Patient safety is a primary focus of any conversation about health care.
A Minnesota company, however, is aiming to focus on safety in the operating room as it relates to doctors and nurses.
Nascent Surgical, a startup formed in 2010, has developed a device to reduce the amount of surgical smoke or surgical plume created in the operating room during open surgery that emanates from the destruction of cells and tissue when electrosurgical energy is used.
“The problem has always been we never had an effective method of smoke capture,” said Leonard Schultz, the founder of the company. “We just learned to deal with it. It’s the coal mine philosophy. I have to make a living, so I have to breathe in the coal dust.”
Schultz, a former general surgeon, created the Squair, which he believes will dramatically reduce the surgical plume or smoke that doctors and nurses are exposed to in the operating when using any kind of energy during open surgery, such as for coagulation or cauterizing. Over time, exposure to the smoke has been known to cause health problems for doctors and nurses constantly exposed to that environment.
Schultz believes that the current solutions to tackling smoke in the operating room are inadequate and cumbersome. They either impede the line of vision of the surgeon leading to bigger incisions, or require a surgical technician to track the smoke as it is produced and try to suction it in. Most don’t have big enough tubing to capture the smoke and some are bulky to hold.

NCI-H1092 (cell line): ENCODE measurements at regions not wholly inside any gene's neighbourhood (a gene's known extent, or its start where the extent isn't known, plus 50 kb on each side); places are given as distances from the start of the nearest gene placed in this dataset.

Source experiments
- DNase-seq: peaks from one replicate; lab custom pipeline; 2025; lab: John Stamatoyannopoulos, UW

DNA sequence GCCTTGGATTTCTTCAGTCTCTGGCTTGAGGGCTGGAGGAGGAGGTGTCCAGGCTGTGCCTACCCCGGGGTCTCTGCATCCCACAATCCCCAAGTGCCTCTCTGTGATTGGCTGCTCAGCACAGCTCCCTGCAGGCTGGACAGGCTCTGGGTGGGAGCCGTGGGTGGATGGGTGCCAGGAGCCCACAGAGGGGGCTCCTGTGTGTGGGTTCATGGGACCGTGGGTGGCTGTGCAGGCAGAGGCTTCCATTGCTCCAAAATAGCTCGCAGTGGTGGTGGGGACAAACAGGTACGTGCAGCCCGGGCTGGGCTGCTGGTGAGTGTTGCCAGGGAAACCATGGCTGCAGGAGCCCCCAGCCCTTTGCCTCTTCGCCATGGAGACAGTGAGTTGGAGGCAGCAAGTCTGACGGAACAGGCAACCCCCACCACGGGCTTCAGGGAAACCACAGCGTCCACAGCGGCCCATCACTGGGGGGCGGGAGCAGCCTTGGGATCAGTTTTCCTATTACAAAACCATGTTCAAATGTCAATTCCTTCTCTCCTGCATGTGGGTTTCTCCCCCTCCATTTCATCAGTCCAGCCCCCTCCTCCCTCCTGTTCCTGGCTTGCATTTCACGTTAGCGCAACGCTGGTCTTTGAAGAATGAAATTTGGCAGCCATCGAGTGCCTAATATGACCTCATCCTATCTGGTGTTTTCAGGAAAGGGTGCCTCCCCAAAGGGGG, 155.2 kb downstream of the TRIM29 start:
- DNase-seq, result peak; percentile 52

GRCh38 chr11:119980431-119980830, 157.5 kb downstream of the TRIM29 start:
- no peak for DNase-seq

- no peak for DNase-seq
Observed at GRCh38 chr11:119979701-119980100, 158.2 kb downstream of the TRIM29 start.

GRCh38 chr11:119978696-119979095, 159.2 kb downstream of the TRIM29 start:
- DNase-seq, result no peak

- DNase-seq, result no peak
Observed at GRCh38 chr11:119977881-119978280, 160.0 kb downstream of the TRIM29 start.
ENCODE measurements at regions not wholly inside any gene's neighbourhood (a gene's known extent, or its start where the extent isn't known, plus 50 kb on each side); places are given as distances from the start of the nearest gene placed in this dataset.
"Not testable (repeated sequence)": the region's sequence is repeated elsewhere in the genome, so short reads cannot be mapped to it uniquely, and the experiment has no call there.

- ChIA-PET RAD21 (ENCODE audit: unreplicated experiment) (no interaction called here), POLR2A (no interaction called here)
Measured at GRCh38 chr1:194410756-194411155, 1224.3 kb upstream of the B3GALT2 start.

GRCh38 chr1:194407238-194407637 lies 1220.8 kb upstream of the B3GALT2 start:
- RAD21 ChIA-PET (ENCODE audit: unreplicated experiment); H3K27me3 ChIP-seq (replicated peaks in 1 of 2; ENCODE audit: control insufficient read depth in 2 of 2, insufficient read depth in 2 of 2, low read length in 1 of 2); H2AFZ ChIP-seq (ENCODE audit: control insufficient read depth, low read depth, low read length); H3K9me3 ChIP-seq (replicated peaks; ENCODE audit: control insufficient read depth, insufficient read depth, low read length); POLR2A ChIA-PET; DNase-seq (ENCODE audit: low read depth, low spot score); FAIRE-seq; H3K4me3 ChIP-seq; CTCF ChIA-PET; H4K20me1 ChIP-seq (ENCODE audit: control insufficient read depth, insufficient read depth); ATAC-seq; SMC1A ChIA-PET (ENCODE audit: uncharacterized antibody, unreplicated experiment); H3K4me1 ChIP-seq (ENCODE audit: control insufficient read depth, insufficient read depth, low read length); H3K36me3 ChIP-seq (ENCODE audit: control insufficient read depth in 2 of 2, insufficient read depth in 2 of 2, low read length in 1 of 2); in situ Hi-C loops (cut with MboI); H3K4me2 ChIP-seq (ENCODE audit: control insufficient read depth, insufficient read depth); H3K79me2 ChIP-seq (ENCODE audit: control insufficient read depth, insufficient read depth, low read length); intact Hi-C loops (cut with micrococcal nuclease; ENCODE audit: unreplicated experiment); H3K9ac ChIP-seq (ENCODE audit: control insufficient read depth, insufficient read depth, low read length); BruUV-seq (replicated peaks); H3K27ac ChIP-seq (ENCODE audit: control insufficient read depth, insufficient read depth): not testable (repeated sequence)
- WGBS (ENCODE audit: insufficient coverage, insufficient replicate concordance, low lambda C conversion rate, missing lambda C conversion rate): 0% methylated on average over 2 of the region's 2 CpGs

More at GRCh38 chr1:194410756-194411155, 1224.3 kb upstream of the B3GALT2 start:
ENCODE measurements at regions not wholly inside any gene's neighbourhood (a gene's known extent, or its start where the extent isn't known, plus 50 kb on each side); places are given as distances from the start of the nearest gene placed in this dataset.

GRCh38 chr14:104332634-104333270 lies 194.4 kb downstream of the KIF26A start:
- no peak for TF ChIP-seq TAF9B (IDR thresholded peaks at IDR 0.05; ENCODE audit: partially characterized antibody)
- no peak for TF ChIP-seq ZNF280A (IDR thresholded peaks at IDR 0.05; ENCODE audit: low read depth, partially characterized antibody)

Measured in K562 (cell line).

That is where Nascent’s Squair comes in. It is placed on the skin of the patient undergoing the surgery. The elliptical space in the middle allows the incision area to be visible at all times. The 1.25-inch tubing is large enough to capture the smoke and is attached to additional tubes that can be then connected to a smoke evacuator inside the operating room. No hands are required to hold the device because it is placed on the patient’s body, Schultz said.
The new Squair is an improvement on a product whose development Schultz abandoned to focus instead a laparoscopic smoke filter product called SeeClear that was sold to Cooper Surgical in 2010.
The second generation of Squair that Nascent has developed is flexible and adherent, Schultz said.
Squair, which is 510(k) exempt, is now being marketed by 77 independent reps in the United States and Canada. They are handing out free samples to hospitals who can give it to nurses and surgeons to test. Schultz expects that after some initial hesitation, doctors and nurses will wholeheartedly endorse the product.
“Surgeons and nurses are really very rigid people,” he said. “When we figure out a protocol that works, we want to make sure that nobody interferes with that protocol.”
But testing it will show that the Squair is almost imperceptible lying on the patient’s skin covered up by towels and surgical drapes, Schultz said. He hopes orders will start to pick up in the fourth quarter.
So far he has raised $625,000 from angel investors. He has also sunk up to $950,000 of his own money.
“Don’t tell my wife,” Schultz said.